The Mushroom Council’s social media activity for the entire first quarter of 2021 is centered on the “Feed Your Immune System” message to help make the greatest impact. The content incorporates “Immunity 101” information, strategies for including mushrooms and other healthy foods in your diet, shopping tips, and more. Mushroom Council media outreach efforts will also support the important messages of the campaign, and a special effort is being made to ensure that foodservice operators and distributors are reached as well.
The Mushroom Council is also collaborating with the Produce for Better Health Foundation (PBH) on the effort, including developing a retail signage campaign and creating a “Have a Plant” virtual Cook Along event focused on immune health.
“Educating consumers on the role mushrooms can play in supporting your immune system is a top priority this year,” says Kevin Delaney, vice president of sales and marketing at To-Jo Mushrooms, in Avondale, PA. “The Council’s campaign provides a lot of great opportunities to cross merchandise with other vitamin-rich vegetables. Our industry has always done a great job of promoting the flavor and versatility of mushrooms. Today, we have an opportunity to connect with consumers on a greater level as the health benefits of eating mushrooms are becoming more relevant than ever.”
“We are invested in the importance of the ‘Feed Your Immune System’ program because it’s about more than mushrooms and the micronutrients found within them,” says Bart Minor, president and CEO of the Mushroom Council. “It spotlights an array of additional produce items and their respective nutritional qualities that are key for supporting your immune system. We hope this campaign will inform consumers on how they can easily ‘Have a Plant’ – as the Produce for Better Health Foundation advises – to make an impact at a time when people are looking to make choices that support their wellness.”
“We are excited about this program and will continue to prioritize immunity as a key message and concern throughout the year,” Minor adds. “We truly feel we are doing this in service for consumers at a time when this information has never been more critical.”
Retailers and Media Agree: Mushrooms Are a Top Trend
The immunity marketing initiatives are cresting just as retailers and media nationwide name mushrooms a trending food for 2021, like they did in 2020, with mushrooms appearing in more than 50 trend lists from the Whole Foods annual trend forecast to the National Restaurant Association’s “What’s Hot” list. CNN last year dubbed mushrooms the “new grocery aisle celebrities.”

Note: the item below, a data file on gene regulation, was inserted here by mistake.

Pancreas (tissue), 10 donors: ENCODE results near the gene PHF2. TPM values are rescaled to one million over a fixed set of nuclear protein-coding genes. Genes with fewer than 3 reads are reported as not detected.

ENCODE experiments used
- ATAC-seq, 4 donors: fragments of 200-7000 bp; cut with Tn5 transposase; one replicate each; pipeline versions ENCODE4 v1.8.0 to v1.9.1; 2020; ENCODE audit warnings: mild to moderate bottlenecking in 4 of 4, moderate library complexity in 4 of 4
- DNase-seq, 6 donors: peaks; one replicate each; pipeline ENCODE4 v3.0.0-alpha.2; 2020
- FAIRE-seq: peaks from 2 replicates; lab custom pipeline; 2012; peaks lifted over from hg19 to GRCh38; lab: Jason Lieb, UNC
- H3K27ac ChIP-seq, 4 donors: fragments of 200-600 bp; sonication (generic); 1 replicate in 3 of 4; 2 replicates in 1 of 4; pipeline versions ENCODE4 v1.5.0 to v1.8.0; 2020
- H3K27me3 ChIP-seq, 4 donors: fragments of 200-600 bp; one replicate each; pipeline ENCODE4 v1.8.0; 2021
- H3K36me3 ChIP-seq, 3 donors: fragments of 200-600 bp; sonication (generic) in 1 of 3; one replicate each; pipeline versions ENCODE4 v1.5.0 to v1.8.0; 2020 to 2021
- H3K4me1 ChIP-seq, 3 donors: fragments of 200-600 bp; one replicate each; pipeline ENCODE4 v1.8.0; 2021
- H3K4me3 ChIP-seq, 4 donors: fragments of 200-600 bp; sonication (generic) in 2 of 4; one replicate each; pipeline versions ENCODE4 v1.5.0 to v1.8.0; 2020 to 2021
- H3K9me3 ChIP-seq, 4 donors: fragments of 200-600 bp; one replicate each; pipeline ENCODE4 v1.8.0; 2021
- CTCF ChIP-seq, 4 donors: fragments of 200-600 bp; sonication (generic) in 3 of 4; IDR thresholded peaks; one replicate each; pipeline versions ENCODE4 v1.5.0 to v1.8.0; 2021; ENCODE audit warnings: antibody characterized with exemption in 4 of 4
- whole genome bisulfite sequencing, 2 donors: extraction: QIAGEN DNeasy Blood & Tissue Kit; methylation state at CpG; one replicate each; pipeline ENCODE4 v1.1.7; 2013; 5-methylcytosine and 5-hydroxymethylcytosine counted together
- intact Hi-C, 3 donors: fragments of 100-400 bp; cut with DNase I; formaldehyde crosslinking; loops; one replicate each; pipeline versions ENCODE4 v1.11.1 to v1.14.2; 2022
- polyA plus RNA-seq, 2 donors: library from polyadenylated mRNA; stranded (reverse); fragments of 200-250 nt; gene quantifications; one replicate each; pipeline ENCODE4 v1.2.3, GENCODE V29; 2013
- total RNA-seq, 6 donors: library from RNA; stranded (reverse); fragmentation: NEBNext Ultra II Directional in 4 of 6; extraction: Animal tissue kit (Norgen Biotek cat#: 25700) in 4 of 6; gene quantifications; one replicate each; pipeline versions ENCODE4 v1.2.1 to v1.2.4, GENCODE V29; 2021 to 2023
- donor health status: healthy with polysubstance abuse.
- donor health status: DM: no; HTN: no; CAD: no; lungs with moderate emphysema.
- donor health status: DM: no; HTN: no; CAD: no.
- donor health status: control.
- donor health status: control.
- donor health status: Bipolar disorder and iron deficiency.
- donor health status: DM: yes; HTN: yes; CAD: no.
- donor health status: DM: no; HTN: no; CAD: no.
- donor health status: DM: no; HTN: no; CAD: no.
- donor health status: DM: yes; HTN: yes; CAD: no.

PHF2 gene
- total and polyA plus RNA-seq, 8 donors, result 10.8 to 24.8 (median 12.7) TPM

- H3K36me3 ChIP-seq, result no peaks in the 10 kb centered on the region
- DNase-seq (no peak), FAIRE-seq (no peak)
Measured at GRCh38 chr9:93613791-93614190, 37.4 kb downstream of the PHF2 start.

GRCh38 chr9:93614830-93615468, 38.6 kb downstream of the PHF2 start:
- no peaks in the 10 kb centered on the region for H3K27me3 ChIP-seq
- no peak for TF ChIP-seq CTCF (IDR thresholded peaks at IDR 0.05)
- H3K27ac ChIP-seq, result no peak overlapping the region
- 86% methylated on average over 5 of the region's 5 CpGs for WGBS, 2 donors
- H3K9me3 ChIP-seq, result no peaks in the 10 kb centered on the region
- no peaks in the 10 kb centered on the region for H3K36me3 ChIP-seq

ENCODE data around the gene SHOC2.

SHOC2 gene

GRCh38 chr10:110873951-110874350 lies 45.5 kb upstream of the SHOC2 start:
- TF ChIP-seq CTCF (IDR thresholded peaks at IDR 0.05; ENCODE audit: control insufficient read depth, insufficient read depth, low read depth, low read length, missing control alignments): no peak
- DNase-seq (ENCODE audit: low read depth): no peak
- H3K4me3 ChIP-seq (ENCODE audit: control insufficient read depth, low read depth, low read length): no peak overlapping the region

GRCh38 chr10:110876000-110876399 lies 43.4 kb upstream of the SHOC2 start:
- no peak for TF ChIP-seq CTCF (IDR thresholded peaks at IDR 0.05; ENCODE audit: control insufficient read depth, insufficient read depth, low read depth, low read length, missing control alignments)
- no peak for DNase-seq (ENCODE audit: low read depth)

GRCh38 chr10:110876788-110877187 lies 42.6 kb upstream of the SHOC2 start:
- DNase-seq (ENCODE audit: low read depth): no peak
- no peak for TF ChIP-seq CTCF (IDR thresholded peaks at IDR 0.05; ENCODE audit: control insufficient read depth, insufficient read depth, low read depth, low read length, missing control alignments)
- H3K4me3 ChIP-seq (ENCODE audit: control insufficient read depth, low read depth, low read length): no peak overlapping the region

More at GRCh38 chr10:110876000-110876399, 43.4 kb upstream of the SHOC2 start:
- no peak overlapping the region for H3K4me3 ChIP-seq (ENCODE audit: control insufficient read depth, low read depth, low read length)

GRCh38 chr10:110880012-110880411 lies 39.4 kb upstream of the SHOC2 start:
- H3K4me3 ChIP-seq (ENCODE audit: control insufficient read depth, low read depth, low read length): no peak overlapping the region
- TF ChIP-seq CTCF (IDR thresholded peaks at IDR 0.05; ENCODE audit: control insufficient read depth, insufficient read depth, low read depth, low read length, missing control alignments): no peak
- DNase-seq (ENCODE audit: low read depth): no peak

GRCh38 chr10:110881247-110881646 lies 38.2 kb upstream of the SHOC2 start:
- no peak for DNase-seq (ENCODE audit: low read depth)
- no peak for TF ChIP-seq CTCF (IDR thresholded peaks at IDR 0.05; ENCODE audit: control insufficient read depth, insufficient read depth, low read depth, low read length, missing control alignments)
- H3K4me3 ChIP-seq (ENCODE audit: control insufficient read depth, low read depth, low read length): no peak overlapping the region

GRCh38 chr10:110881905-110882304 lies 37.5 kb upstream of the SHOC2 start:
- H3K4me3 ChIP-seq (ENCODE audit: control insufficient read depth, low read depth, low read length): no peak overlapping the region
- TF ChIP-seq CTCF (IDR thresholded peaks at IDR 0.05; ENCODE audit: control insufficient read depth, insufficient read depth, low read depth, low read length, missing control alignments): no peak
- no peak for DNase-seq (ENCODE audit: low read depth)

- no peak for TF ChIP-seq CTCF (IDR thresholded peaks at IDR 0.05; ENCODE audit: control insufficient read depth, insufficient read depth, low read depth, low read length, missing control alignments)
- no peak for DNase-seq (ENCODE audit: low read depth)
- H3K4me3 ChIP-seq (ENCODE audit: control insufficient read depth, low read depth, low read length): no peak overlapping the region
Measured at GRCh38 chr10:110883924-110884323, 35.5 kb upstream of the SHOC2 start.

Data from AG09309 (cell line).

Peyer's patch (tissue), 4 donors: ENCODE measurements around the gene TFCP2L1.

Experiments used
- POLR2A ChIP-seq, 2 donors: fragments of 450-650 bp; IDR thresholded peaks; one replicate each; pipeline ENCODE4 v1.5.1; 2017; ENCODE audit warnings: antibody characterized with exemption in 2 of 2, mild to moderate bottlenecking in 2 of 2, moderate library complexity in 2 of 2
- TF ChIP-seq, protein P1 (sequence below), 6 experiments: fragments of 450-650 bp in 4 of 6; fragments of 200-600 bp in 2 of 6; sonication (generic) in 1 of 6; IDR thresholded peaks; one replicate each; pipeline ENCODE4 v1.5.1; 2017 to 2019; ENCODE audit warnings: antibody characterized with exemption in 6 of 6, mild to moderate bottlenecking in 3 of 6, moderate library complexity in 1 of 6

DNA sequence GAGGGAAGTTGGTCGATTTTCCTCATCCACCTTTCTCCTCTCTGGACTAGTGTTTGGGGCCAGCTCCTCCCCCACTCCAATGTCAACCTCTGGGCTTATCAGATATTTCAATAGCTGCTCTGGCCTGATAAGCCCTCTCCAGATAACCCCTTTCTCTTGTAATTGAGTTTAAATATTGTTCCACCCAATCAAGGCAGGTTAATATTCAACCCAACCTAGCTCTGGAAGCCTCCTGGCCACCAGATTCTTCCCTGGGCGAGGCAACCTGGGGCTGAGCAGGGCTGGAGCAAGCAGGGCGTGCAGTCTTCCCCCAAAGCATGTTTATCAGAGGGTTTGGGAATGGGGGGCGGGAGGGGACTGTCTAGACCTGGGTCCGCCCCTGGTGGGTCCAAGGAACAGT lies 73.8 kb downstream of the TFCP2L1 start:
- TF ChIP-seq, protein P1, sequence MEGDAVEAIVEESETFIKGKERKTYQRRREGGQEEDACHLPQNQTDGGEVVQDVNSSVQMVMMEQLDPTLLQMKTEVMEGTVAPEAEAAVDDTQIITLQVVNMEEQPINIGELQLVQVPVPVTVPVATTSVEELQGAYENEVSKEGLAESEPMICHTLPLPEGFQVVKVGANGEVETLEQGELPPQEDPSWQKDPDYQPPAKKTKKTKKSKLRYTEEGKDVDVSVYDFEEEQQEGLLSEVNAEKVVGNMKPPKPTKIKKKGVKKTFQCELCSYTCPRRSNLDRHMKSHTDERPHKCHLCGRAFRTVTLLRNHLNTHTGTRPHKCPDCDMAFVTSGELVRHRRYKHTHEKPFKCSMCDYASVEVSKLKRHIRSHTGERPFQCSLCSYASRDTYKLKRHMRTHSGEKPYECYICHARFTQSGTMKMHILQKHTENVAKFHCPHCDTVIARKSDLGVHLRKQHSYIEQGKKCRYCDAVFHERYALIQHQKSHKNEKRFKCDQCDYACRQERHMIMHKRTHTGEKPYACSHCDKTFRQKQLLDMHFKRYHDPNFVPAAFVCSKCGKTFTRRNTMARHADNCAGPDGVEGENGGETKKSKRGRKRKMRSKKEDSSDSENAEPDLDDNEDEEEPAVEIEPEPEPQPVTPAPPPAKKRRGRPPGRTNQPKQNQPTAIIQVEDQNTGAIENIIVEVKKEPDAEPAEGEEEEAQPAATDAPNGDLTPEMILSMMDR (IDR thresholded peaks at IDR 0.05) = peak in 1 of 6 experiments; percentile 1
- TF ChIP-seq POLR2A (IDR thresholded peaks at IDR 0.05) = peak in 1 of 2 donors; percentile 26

This year, mushrooms again placed atop the Whole Foods “Top Ten Food Trends for 2021” — among the most prestigious and widely circulated trend predictors — in the “Wellness Through Food” trend, where they stated that the trend will accelerate in 2021. Kroger declared “Mushroom Mania” as part of its 2021 trend forecast, highlighting the nutrition benefits of mushrooms as well as their starring role as a functional ingredient. The Today Show noted mushrooms as the year’s “most essential ingredient.”
At the same time, Phil Lempert, renowned grocery influencer and advisor who is referred to as the “Supermarket Guru,” has named The Blend, the process of blending finely chopped mushrooms with ground meat, a top 2021 trend. In an article in Forbes, he said, “What will the future hold in 2021?… More blended foods — both made at home and bought ready-made in stores building on the success of the Mushroom Council and James Beard Foundation’s blended burger success that is already being extended to other proteins and other vegetables.”
Interest in mushrooms likely will not change even when the pandemic eventually eases. A survey conducted in April, 2020, by Dr. Mark Lang of the University of Tampa suggests the demand has staying power. One-fourth of consumers plan to cook more with fresh mushrooms “after things get back to normal.” Another 63% plan to use mushrooms “about the same.”
With 2021 well underway, all indications point to mushrooms continuing to hold their position as a top trending food, like they were in 2020.
The reason? Mushrooms align with the time we’re living — meeting consumers’ demand for recipe versatility and nutrition, especially as it relates to immune support.